The filtration steps of the procedure resulted in efficient bacteria reduction of transfusion-relevant strains like Staphylococcus epidermidis, Staphylococcus aureus, Escherichia coli, Bacillus cereus and Klebsiella pneumoniae ≥ 4.8 logs i.e. to the limit of detection (LOD). In addition, bacterial spores of Bacillus subtilis were eliminated. The overall reduction capacity of the THERAFLEX MB-Plasma technology is expected to be sufficient to prevent transfusion-transmitted bacterial infections, taking into account the concentration of bacteria normally present in contaminated therapeutic plasma.
HIV-1 and model viruses for HBV and HCV were efficiently inactivated by the MB/ light procedure independent of the degree of lipaemia. Its virus inactivation capacity is sufficient to compensate for reduced light transparency caused by intense lipaemia. This underlines the robustness of the system for natural plasma variation.
Macopharma SA (“Macopharma”) (www.macopharma.com) is an innovator in global healthcare with expertise in the fields of transfusion, infusion and biotherapy. The company has become the largest supplier of in-line leucodepletion filtration sets in Europe.
It is expanding its efforts in the fields of respiratory masks and cellular therapy by developing products for cell expansion, in addition to cell/organ processing and freezing. Headquartered in the Lille metropolitan area (France), Macopharma has four manufacturing facilities in Europe and their products are sold into more than 100 countries worldwide. One of Macopharma’s aims is to provide a comprehensive range for the pathogen reduction of infectious agents in plasma, platelets and red cells. This is aligned with Macopharma’s product development strategy of the continuous quest, through partnerships, for improved safety, efficiency, and quality of transfusion, infusion, masks and cellular therapy.
About THERAFLEX MB-Plasma
The THERAFLEX MB-Plasma System has a Class III CE Mark (available for sale in countries where the CE mark is accepted) and is not currently available for sale in the United States. It is a user-friendly in-house treatment for single units of plasma. The GMP-conforming procedure is adapted for the inactivation of FFP from aphaeresis or whole blood plasma. The MB plasma system uses a combination of a membrane filter Plasmaflex PLAS4, (which removes residual leucocytes, red cells, platelets and aggregates, intra-cellular viruses and minimises the amount of microvesicles and microparticles), a dry Methylene Blue pill, visible light and a Blueflex Methylene Blue removal filter.
See www.bloodsafety.macopharma.com, for more information.
1Reichenberg S, Gravemann U, Sumian C, Seltsam A. Challenge study of the pathogen reduction capacity of the THERAFLEX MB-Plasma technology. Vox Sanguinis 2015: DOI: 10.1111/vox.12257
Tourcoing and Fontenay-aux-roses —February 2015 – Macopharma and the Department of prion and atypical infections research (SEPIA, Institute of Emerging Diseases and Innovative therapies (iMETI), French Alternative Energies and Atomic Energy Commission (CEA), are pleased to announce the publication of new and compelling data on the performance of the Macopharma prion removal filter for red cell concentrates (P-Capt®) in a primate model. The article entitled “Evaluation of the protection of primates transfused with vCJD-infected blood products filtered with prion removal devices: a five years update” has been recently published online in the journal “Transfusion”.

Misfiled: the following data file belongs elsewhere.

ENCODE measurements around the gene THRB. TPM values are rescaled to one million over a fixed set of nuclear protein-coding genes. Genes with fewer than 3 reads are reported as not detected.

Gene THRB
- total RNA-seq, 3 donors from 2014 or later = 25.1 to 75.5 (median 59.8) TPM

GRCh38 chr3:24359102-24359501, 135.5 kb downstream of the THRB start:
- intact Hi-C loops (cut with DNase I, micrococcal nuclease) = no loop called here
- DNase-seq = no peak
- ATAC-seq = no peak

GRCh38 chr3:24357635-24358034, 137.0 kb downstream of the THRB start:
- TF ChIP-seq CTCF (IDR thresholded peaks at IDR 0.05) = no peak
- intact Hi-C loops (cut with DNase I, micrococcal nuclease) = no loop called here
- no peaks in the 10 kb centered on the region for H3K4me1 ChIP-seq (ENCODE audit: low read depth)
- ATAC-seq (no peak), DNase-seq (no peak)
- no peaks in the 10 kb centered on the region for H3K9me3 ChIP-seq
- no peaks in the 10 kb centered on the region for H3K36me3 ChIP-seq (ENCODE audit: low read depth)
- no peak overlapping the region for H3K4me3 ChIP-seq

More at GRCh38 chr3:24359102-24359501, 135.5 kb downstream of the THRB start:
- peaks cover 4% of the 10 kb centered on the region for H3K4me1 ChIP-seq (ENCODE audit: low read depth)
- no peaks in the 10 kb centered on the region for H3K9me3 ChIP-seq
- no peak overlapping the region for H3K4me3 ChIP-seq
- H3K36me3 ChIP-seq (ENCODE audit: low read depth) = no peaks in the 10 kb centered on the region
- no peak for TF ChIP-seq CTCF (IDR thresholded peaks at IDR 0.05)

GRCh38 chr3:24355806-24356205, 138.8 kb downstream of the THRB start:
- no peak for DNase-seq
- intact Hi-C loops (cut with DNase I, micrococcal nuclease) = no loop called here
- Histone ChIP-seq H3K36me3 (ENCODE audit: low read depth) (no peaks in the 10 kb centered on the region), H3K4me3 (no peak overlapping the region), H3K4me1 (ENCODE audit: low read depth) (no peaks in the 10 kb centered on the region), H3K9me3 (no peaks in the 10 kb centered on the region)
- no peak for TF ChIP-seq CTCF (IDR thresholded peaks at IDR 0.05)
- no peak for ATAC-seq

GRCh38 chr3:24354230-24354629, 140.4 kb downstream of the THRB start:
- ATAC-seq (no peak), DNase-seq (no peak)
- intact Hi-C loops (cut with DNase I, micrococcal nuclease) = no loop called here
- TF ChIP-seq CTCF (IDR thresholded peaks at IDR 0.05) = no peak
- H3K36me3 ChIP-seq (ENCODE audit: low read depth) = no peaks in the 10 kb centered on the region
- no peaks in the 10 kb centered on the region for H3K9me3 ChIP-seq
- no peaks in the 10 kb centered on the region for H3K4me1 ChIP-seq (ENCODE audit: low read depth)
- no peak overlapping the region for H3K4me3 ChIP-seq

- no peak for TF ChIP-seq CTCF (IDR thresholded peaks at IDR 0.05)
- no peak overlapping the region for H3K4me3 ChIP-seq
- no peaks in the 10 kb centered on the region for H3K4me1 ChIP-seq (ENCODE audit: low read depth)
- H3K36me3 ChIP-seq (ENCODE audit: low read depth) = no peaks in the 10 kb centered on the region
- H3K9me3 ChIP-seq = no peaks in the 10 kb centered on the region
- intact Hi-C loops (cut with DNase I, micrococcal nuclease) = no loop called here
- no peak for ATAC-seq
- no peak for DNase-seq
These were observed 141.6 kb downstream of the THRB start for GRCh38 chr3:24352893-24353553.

The lack of an established detection method for infectious prions (PrPres) in human blood means animal bioassays must be used to demonstrate the ability of prion removal filters to capture and remove endogenous blood-borne infectivity from leucoreduced red blood cell concentrate.
The new study, undertaken by Macopharma and scientists from CEA / iMETI / SEPIA, comprised the collection of blood from cynomolgus macaques infected with either BSE or vCJD and the processing of the infected blood to provide leucoreduced (L-RBC) or non-leucoreduced (NL-RBC) red cell concentrates using standard methods established for the processing of human blood. L-RBC and NL-RBC were transfused into two healthy primates and red cell concentrates that had been subjected to P-Capt or prototype combined filter were transfused into three healthy primates, respectively.
Among the six macaques transfused with non-filtered samples, five developed neurological signs but only four exhibited peripheral detectable PrPres accumulation.
All three animals in the P-Capt-filtered L-RBC group remained asymptomatic after 74 months.
About variant Creutzfeldt-Jakob Disease
Variant Creutzfeldt-Jakob Disease (vCJD) is characterized by the accumulation of large deposits of misfolded prion protein in the brain and the nervous system and the appearance of sponge-like holes in the brain causing a fatal degenerative CNS disorder. Such abnormal prion proteins may be sufficient to transmit the disease. Although some people’s genetic make-up may protect them, at least 89% of the population may be susceptible to vCJD. vCJD was initially transmitted to humans from BSE infected cows presumably by the consumption of BSE contaminated meat, but a secondary route of transmission by the transfusion of blood units from asymptomatic vCJD individuals threatens to increase the prevalence of the fatal disease.
P-Capt® is a single-use sterile device which was awarded CE mark approval in September 2006. Red blood cells are passed through the filter under gravity and a highly specific affinity adsorbent material captures and removes vCJD prion protein.
P-Capt® is the only approved product proven to be effective for the removal of prion infectivity from red blood cell concentrate prior to transfusion. It has been evaluated extensively by the UK Blood Services, the Irish Blood Transfusion Service and the British Health Protection Agency since 2006 and has achieved all of the required performance and safety requirements and met all benchmarks. The P-Capt® filter incorporates a prion-specific affinity resin and is manufactured and distributed by Macopharma.
About Macopharma SA
Macopharma SA (“Macopharma”) (www.macopharma.com) is an innovator in global healthcare with expertise in the fields of transfusion and infusion. It has become the largest supplier of in-line leucoreduction filtration sets in Europe and is expanding its efforts into the cellular therapy field by developing products for cell expansion, in addition to cell/organ processing and freezing. Headquartered in the Lille metropolitan area (France), Macopharma has three manufacturing facilities in Europe and their products are sold into more than 70 countries worldwide.